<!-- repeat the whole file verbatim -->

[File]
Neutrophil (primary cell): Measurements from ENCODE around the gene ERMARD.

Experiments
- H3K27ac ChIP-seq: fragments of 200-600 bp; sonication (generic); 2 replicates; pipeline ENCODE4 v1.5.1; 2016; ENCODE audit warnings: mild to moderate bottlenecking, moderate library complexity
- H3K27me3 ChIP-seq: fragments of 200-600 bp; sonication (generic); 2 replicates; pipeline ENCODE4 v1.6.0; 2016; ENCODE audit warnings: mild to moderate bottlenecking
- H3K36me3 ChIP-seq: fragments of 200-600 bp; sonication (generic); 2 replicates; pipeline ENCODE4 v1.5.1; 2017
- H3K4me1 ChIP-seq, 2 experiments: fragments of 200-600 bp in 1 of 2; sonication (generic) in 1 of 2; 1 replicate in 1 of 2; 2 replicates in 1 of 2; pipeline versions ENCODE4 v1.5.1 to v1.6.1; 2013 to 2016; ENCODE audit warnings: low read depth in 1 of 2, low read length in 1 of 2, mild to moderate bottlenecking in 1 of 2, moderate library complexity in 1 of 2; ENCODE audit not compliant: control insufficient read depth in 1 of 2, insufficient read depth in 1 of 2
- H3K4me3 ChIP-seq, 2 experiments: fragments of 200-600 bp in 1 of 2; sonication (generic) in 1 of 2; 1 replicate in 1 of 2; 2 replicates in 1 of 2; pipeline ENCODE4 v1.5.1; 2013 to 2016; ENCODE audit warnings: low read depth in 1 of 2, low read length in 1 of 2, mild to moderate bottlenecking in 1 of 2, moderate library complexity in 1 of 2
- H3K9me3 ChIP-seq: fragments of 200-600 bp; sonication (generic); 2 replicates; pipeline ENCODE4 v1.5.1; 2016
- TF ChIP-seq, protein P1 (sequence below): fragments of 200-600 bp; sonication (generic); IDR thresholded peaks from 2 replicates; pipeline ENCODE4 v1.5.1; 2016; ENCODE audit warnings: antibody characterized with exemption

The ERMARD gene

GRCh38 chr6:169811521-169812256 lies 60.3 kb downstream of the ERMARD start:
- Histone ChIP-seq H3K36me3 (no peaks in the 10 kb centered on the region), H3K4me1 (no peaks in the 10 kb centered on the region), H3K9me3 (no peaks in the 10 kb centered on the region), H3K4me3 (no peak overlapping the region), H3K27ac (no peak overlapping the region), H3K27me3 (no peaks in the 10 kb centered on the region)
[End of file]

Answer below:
Neutrophil (primary cell): Measurements from ENCODE around the gene ERMARD.

Experiments
- H3K27ac ChIP-seq: fragments of 200-600 bp; sonication (generic); 2 replicates; pipeline ENCODE4 v1.5.1; 2016; ENCODE audit warnings: mild to moderate bottlenecking, moderate library complexity
- H3K27me3 ChIP-seq: fragments of 200-600 bp; sonication (generic); 2 replicates; pipeline ENCODE4 v1.6.0; 2016; ENCODE audit warnings: mild to moderate bottlenecking
- H3K36me3 ChIP-seq: fragments of 200-600 bp; sonication (generic); 2 replicates; pipeline ENCODE4 v1.5.1; 2017
- H3K4me1 ChIP-seq, 2 experiments: fragments of 200-600 bp in 1 of 2; sonication (generic) in 1 of 2; 1 replicate in 1 of 2; 2 replicates in 1 of 2; pipeline versions ENCODE4 v1.5.1 to v1.6.1; 2013 to 2016; ENCODE audit warnings: low read depth in 1 of 2, low read length in 1 of 2, mild to moderate bottlenecking in 1 of 2, moderate library complexity in 1 of 2; ENCODE audit not compliant: control insufficient read depth in 1 of 2, insufficient read depth in 1 of 2
- H3K4me3 ChIP-seq, 2 experiments: fragments of 200-600 bp in 1 of 2; sonication (generic) in 1 of 2; 1 replicate in 1 of 2; 2 replicates in 1 of 2; pipeline ENCODE4 v1.5.1; 2013 to 2016; ENCODE audit warnings: low read depth in 1 of 2, low read length in 1 of 2, mild to moderate bottlenecking in 1 of 2, moderate library complexity in 1 of 2
- H3K9me3 ChIP-seq: fragments of 200-600 bp; sonication (generic); 2 replicates; pipeline ENCODE4 v1.5.1; 2016
- TF ChIP-seq, protein P1 (sequence below): fragments of 200-600 bp; sonication (generic); IDR thresholded peaks from 2 replicates; pipeline ENCODE4 v1.5.1; 2016; ENCODE audit warnings: antibody characterized with exemption

The ERMARD gene

GRCh38 chr6:169811521-169812256 lies 60.3 kb downstream of the ERMARD start:
- Histone ChIP-seq H3K36me3 (no peaks in the 10 kb centered on the region), H3K4me1 (no peaks in the 10 kb centered on the region), H3K9me3 (no peaks in the 10 kb centered on the region), H3K4me3 (no peak overlapping the region), H3K27ac (no peak overlapping the region), H3K27me3 (no peaks in the 10 kb centered on the region)